P+R park and ride – R architecture’s mission was to offer a building that could lead beyond a simple car park. We wanted to design on this headland a superposition of public spaces, a series of belvederes looking at the metropolis in a stroll by car, on two-wheeler or even by foot. The experience is quite successful with the roof terrace as a highlight. It’s a both aerial and telluric experience, where you find yourself caught between the large spans of the prestressed slabs framing the metropolitan landscape, and the ramps forming the double helix cantilevered into the void of the patio.
Architizer chatted with Guillaume Relier, Founding Partner at R architecture, to learn more about this project.
Architizer: What inspired the initial concept for your design?
Guillaume Relier: Obviously, the 1111 Lincoln Center Carpark in Miami, Florida, designed by Herzog & De Meuron is a benchmark in the car park history, with the most successful programmatic-mix, making this parking a generous collective space. The car park typology is frequently expected as a perfect functional geometry exercise to achieve a maximum capacity and fluidity, leaving few space for generosity. Here we have attached as much importance to spatial and constructive rationality as to the quality of the spaces produced.
This project won in the 10th Annual A+Awards! What do you believe are the standout components that made your project win?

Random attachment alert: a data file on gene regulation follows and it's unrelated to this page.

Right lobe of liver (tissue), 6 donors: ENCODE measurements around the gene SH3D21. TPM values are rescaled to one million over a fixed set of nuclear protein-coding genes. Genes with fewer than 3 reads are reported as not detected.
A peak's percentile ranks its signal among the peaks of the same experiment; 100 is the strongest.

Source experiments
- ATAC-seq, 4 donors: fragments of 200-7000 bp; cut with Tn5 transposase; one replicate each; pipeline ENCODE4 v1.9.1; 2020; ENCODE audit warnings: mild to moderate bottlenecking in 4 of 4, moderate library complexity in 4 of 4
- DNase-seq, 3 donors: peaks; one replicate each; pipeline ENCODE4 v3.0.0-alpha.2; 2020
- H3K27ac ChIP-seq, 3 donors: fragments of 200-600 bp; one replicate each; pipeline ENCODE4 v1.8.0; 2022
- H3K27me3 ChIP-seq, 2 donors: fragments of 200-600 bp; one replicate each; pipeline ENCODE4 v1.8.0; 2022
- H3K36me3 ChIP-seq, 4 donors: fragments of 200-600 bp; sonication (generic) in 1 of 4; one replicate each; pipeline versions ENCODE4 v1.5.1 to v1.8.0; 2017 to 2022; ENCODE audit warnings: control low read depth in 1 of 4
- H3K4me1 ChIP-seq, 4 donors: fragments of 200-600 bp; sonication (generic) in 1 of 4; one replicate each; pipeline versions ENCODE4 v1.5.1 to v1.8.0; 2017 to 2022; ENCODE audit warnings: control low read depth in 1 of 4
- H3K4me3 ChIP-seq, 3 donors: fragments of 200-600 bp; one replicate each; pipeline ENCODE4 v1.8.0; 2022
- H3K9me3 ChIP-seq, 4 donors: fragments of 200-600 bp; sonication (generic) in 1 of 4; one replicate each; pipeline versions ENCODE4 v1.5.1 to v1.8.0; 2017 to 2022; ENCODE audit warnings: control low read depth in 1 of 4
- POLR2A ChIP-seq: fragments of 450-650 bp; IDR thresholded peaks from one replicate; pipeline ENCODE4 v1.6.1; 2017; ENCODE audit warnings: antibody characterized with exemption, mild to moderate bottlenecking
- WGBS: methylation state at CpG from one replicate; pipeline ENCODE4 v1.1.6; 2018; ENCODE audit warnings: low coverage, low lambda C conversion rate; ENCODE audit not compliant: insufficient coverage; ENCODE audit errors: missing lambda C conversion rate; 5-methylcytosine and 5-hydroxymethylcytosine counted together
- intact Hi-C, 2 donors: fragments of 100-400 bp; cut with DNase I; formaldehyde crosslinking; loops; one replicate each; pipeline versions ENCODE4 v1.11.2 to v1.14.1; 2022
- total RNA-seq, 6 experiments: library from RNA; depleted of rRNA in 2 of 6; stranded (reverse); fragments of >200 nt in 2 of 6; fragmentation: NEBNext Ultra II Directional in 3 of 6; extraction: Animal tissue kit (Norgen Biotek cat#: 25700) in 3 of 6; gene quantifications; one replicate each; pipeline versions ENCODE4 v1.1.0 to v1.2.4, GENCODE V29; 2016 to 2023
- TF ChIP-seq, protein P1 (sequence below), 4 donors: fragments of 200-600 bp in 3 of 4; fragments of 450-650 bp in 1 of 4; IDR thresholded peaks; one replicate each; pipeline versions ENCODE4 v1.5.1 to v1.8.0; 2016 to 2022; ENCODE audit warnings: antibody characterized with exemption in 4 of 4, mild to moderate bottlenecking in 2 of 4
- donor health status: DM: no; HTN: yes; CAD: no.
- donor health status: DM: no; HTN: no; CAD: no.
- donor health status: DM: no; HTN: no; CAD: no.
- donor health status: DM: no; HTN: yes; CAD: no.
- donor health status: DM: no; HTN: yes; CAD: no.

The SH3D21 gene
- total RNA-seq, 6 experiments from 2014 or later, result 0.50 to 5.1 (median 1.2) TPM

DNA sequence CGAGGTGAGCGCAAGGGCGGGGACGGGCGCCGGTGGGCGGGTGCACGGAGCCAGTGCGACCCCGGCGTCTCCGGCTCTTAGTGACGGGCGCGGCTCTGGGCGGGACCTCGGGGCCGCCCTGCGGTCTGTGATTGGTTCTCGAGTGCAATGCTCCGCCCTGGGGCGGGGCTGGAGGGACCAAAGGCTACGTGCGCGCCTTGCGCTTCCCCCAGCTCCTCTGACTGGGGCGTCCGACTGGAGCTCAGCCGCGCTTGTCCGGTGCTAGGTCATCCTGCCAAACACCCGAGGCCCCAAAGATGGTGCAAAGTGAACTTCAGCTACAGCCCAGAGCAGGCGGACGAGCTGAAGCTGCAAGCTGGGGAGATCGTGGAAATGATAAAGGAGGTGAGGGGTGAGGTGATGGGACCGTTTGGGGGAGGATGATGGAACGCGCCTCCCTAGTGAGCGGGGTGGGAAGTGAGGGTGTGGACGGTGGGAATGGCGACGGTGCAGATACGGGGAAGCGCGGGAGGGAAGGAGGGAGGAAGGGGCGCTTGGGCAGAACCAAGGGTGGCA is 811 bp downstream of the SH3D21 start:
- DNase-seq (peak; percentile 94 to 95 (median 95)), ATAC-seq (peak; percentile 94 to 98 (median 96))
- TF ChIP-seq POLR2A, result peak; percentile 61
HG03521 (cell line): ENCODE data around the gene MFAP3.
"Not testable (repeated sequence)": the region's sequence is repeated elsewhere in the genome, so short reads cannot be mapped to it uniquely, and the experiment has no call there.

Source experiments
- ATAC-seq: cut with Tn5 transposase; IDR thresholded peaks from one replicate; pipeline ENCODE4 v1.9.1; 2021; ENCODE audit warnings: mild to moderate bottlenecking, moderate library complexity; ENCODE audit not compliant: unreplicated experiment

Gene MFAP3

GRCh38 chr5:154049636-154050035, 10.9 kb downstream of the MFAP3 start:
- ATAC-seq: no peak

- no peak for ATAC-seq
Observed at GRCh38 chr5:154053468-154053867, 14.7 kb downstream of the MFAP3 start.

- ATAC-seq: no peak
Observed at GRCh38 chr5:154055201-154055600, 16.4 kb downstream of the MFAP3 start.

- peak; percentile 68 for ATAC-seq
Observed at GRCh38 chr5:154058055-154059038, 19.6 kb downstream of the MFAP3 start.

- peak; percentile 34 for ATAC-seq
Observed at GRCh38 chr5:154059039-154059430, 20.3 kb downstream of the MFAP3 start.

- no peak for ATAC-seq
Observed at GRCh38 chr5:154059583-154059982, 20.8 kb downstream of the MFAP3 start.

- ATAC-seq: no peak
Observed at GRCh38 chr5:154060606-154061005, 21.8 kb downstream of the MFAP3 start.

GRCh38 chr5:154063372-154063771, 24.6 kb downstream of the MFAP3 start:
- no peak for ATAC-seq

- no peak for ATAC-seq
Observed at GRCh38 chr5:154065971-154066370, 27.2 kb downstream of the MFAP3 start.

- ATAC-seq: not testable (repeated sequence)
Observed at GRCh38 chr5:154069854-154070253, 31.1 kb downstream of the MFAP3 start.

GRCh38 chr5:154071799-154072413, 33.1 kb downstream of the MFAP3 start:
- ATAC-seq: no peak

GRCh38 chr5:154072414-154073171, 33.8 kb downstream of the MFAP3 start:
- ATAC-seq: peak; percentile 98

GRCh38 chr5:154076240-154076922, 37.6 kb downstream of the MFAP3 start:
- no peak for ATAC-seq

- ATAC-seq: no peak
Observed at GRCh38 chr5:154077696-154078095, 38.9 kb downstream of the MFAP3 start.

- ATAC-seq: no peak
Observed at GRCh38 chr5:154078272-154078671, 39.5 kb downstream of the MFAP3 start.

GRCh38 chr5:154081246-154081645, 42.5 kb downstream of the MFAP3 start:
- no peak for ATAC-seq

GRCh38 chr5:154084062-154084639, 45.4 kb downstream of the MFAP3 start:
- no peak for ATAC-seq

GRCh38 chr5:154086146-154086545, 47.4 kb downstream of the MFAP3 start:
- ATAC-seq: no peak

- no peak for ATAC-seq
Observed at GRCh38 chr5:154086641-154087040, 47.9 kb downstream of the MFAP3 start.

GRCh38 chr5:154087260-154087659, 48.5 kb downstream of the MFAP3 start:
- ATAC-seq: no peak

This is a relay car park, Park + Ride, which welcomes the inhabitants of the metropolis who wish to go to the center of Nantes. They are invited to leave their car to take the tram. It is therefore necessary to manage pendular population movements with rushes at peak times.
The functional bias of dissociating the vertical and horizontal circulations, made possible by the double central ramp was a plus since it allows to reach the rooftop without crossing the intermediate levels. Also the large spans and the structure pushed back to the periphery never hinder the parking spaces and circulations.
What was the greatest design challenge you faced during the project, and how did you navigate it?
The biggest challenge was to build and carry out the work as we had designed it, namely a precise and demanding work for the of the various in-situ concretes execution. The structural feat for a simple building approaching a civil engineering work, pushes the limits of the concrete with 16m crossing spans and a double helix made of 2 cantilevered ramps. Theses ramps were designed and carried by the curved beams formed by the concrete guardrails. They wrap around the void and are carried by cantilever brackets which transfer the loads to the posts of the patio. All these challenges were obviously experienced since the preliminary design of the project in order to guarantee the final result.
How did the context of your project — environmental, social or cultural — influence your design?
The need to design a capable structure that could be transformed in the future. Here, it is the ability for a building exclusively dedicated to the car that can be in another life dedicated to other uses.
It is through the typology of the building that this question was initially resolved. Here it is a courtyard building, a central patio of 30m side that fit in a perfect square of 62m side which gives the car park a “livable” dimension by enlightening the heart of the building.
Beyond the the building‘s typology, the design as a “free plan” with the structure’s slight offset of the floors periphery makes it possible to accommodate any kind of use.
What drove the selection of materials used in the project?